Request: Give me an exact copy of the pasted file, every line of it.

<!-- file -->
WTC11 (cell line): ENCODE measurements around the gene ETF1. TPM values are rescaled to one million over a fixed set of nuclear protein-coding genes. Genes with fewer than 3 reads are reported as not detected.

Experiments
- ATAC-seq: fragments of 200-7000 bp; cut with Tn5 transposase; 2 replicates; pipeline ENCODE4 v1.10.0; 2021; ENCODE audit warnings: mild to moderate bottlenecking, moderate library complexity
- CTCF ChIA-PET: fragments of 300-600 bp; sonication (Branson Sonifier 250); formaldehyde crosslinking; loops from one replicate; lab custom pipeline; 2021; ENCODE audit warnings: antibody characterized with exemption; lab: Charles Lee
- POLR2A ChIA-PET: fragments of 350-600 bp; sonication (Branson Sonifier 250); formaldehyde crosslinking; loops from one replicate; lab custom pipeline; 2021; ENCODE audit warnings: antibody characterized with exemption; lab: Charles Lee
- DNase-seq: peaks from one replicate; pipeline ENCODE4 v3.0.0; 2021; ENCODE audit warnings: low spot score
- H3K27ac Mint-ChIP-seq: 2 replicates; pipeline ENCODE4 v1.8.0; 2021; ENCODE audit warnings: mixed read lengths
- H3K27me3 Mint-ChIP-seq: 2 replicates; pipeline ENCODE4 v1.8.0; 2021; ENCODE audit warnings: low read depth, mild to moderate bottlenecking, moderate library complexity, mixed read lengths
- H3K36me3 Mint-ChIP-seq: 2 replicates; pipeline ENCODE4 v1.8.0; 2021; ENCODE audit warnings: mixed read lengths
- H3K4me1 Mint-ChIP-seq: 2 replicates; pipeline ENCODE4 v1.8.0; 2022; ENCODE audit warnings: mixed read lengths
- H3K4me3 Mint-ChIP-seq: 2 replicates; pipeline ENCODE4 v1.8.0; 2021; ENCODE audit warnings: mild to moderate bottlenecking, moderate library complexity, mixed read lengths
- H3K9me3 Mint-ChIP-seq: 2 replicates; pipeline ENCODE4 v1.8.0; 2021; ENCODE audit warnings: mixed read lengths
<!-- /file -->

WTC11 (cell line): ENCODE measurements around the gene ETF1. TPM values are rescaled to one million over a fixed set of nuclear protein-coding genes. Genes with fewer than 3 reads are reported as not detected.

Experiments
- ATAC-seq: fragments of 200-7000 bp; cut with Tn5 transposase; 2 replicates; pipeline ENCODE4 v1.10.0; 2021; ENCODE audit warnings: mild to moderate bottlenecking, moderate library complexity
- CTCF ChIA-PET: fragments of 300-600 bp; sonication (Branson Sonifier 250); formaldehyde crosslinking; loops from one replicate; lab custom pipeline; 2021; ENCODE audit warnings: antibody characterized with exemption; lab: Charles Lee
- POLR2A ChIA-PET: fragments of 350-600 bp; sonication (Branson Sonifier 250); formaldehyde crosslinking; loops from one replicate; lab custom pipeline; 2021; ENCODE audit warnings: antibody characterized with exemption; lab: Charles Lee
- DNase-seq: peaks from one replicate; pipeline ENCODE4 v3.0.0; 2021; ENCODE audit warnings: low spot score
- H3K27ac Mint-ChIP-seq: 2 replicates; pipeline ENCODE4 v1.8.0; 2021; ENCODE audit warnings: mixed read lengths
- H3K27me3 Mint-ChIP-seq: 2 replicates; pipeline ENCODE4 v1.8.0; 2021; ENCODE audit warnings: low read depth, mild to moderate bottlenecking, moderate library complexity, mixed read lengths
- H3K36me3 Mint-ChIP-seq: 2 replicates; pipeline ENCODE4 v1.8.0; 2021; ENCODE audit warnings: mixed read lengths
- H3K4me1 Mint-ChIP-seq: 2 replicates; pipeline ENCODE4 v1.8.0; 2022; ENCODE audit warnings: mixed read lengths
- H3K4me3 Mint-ChIP-seq: 2 replicates; pipeline ENCODE4 v1.8.0; 2021; ENCODE audit warnings: mild to moderate bottlenecking, moderate library complexity, mixed read lengths
- H3K9me3 Mint-ChIP-seq: 2 replicates; pipeline ENCODE4 v1.8.0; 2021; ENCODE audit warnings: mixed read lengths